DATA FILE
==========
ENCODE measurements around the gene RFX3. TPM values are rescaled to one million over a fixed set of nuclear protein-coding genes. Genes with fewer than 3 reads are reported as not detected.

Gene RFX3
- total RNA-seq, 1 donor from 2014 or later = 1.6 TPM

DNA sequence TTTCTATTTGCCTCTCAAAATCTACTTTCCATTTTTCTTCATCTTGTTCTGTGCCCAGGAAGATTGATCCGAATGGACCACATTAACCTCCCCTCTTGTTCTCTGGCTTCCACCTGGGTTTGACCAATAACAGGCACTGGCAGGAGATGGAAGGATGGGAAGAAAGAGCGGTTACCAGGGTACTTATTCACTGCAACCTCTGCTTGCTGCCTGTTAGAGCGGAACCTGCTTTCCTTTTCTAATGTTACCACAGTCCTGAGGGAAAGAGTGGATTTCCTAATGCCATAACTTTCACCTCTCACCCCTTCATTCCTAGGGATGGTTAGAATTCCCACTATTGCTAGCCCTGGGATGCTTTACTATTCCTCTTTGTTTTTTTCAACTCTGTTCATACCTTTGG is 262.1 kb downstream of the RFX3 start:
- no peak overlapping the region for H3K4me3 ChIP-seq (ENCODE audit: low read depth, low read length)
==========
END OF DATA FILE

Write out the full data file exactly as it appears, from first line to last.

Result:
ENCODE measurements around the gene RFX3. TPM values are rescaled to one million over a fixed set of nuclear protein-coding genes. Genes with fewer than 3 reads are reported as not detected.

Gene RFX3
- total RNA-seq, 1 donor from 2014 or later = 1.6 TPM

DNA sequence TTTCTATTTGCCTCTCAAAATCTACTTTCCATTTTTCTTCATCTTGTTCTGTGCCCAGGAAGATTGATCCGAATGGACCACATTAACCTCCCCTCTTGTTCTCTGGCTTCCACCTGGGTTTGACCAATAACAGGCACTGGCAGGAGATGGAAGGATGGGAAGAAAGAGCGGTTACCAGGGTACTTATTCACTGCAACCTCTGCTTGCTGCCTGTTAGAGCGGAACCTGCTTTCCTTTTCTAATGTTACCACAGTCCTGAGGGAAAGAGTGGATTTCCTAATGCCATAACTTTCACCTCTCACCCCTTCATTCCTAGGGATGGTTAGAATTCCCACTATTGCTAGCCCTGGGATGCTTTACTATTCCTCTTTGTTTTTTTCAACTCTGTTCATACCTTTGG is 262.1 kb downstream of the RFX3 start:
- no peak overlapping the region for H3K4me3 ChIP-seq (ENCODE audit: low read depth, low read length)